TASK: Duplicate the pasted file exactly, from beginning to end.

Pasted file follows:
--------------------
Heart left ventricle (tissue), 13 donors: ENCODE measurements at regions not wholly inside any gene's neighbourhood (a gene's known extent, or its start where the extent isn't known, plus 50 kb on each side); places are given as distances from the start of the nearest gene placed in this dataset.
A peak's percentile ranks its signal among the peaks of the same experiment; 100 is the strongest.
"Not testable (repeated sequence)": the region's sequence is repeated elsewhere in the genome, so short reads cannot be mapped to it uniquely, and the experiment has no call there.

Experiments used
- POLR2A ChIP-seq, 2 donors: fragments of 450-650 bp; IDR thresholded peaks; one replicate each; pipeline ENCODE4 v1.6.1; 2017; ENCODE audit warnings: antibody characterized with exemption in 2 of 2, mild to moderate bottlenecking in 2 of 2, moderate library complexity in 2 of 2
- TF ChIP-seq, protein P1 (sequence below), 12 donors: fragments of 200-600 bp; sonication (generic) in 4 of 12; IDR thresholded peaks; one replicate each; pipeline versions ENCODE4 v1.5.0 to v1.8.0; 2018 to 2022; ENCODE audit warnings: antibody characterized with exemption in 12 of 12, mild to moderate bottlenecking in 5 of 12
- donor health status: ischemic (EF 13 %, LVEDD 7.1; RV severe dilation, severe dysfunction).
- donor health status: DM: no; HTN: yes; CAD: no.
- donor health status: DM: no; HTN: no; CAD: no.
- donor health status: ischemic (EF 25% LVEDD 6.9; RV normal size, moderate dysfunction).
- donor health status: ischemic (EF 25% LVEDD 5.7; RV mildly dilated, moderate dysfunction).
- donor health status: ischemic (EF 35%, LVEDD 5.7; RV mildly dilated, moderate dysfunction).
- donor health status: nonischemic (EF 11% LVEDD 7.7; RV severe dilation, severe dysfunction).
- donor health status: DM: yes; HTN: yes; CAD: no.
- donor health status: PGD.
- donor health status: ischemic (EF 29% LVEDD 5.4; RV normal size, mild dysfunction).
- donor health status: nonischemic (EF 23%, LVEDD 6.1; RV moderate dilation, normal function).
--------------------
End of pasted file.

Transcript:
Heart left ventricle (tissue), 13 donors: ENCODE measurements at regions not wholly inside any gene's neighbourhood (a gene's known extent, or its start where the extent isn't known, plus 50 kb on each side); places are given as distances from the start of the nearest gene placed in this dataset.
A peak's percentile ranks its signal among the peaks of the same experiment; 100 is the strongest.
"Not testable (repeated sequence)": the region's sequence is repeated elsewhere in the genome, so short reads cannot be mapped to it uniquely, and the experiment has no call there.

Experiments used
- POLR2A ChIP-seq, 2 donors: fragments of 450-650 bp; IDR thresholded peaks; one replicate each; pipeline ENCODE4 v1.6.1; 2017; ENCODE audit warnings: antibody characterized with exemption in 2 of 2, mild to moderate bottlenecking in 2 of 2, moderate library complexity in 2 of 2
- TF ChIP-seq, protein P1 (sequence below), 12 donors: fragments of 200-600 bp; sonication (generic) in 4 of 12; IDR thresholded peaks; one replicate each; pipeline versions ENCODE4 v1.5.0 to v1.8.0; 2018 to 2022; ENCODE audit warnings: antibody characterized with exemption in 12 of 12, mild to moderate bottlenecking in 5 of 12
- donor health status: ischemic (EF 13 %, LVEDD 7.1; RV severe dilation, severe dysfunction).
- donor health status: DM: no; HTN: yes; CAD: no.
- donor health status: DM: no; HTN: no; CAD: no.
- donor health status: ischemic (EF 25% LVEDD 6.9; RV normal size, moderate dysfunction).
- donor health status: ischemic (EF 25% LVEDD 5.7; RV mildly dilated, moderate dysfunction).
- donor health status: ischemic (EF 35%, LVEDD 5.7; RV mildly dilated, moderate dysfunction).
- donor health status: nonischemic (EF 11% LVEDD 7.7; RV severe dilation, severe dysfunction).
- donor health status: DM: yes; HTN: yes; CAD: no.
- donor health status: PGD.
- donor health status: ischemic (EF 29% LVEDD 5.4; RV normal size, mild dysfunction).
- donor health status: nonischemic (EF 23%, LVEDD 6.1; RV moderate dilation, normal function).